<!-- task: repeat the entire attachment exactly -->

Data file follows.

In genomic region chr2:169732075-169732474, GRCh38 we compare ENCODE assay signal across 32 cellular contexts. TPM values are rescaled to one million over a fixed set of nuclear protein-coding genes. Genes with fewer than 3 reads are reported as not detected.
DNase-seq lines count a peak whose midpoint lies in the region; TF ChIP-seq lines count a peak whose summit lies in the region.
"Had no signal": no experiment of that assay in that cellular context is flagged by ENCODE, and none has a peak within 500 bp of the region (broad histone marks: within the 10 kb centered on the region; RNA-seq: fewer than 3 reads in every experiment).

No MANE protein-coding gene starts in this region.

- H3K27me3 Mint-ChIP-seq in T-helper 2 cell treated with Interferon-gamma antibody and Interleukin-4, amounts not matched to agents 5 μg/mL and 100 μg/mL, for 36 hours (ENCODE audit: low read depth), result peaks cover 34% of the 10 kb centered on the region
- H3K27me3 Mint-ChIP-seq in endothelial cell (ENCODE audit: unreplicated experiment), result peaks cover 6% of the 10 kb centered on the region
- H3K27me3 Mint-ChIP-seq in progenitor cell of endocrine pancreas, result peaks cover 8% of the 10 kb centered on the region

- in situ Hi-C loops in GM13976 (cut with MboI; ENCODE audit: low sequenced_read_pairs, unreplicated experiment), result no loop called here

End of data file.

In genomic region chr2:169732075-169732474, GRCh38 we compare ENCODE assay signal across 32 cellular contexts. TPM values are rescaled to one million over a fixed set of nuclear protein-coding genes. Genes with fewer than 3 reads are reported as not detected.
DNase-seq lines count a peak whose midpoint lies in the region; TF ChIP-seq lines count a peak whose summit lies in the region.
"Had no signal": no experiment of that assay in that cellular context is flagged by ENCODE, and none has a peak within 500 bp of the region (broad histone marks: within the 10 kb centered on the region; RNA-seq: fewer than 3 reads in every experiment).

No MANE protein-coding gene starts in this region.

- H3K27me3 Mint-ChIP-seq in T-helper 2 cell treated with Interferon-gamma antibody and Interleukin-4, amounts not matched to agents 5 μg/mL and 100 μg/mL, for 36 hours (ENCODE audit: low read depth), result peaks cover 34% of the 10 kb centered on the region
- H3K27me3 Mint-ChIP-seq in endothelial cell (ENCODE audit: unreplicated experiment), result peaks cover 6% of the 10 kb centered on the region
- H3K27me3 Mint-ChIP-seq in progenitor cell of endocrine pancreas, result peaks cover 8% of the 10 kb centered on the region

- in situ Hi-C loops in GM13976 (cut with MboI; ENCODE audit: low sequenced_read_pairs, unreplicated experiment), result no loop called here